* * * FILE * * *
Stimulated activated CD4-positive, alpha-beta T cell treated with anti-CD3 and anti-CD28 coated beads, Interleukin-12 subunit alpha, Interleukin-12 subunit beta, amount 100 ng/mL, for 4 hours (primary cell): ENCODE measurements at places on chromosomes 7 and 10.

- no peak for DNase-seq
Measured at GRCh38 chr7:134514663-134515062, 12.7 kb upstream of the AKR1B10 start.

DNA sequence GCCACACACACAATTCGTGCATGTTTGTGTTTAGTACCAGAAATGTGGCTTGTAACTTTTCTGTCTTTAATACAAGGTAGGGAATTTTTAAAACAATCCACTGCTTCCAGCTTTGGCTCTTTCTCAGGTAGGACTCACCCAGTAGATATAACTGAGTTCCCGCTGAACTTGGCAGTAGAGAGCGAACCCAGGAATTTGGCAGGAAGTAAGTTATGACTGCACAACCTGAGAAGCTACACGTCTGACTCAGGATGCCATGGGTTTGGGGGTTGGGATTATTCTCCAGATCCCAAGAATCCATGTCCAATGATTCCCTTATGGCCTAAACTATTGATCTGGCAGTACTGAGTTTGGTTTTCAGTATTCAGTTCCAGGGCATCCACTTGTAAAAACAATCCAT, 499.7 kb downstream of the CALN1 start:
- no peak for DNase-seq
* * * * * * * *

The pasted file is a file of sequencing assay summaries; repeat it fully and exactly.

Stimulated activated CD4-positive, alpha-beta T cell treated with anti-CD3 and anti-CD28 coated beads, Interleukin-12 subunit alpha, Interleukin-12 subunit beta, amount 100 ng/mL, for 4 hours (primary cell): ENCODE measurements at places on chromosomes 7 and 10.

- no peak for DNase-seq
Measured at GRCh38 chr7:134514663-134515062, 12.7 kb upstream of the AKR1B10 start.

DNA sequence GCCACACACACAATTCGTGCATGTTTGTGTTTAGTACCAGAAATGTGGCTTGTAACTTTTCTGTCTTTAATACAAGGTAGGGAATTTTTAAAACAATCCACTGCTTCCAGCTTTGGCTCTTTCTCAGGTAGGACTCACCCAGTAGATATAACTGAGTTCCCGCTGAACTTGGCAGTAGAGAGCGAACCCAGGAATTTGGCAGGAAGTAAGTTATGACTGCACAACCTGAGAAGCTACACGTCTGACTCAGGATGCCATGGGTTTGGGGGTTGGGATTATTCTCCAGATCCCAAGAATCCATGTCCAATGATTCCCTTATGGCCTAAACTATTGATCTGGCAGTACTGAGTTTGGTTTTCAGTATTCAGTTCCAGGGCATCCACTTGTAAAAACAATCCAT, 499.7 kb downstream of the CALN1 start:
- no peak for DNase-seq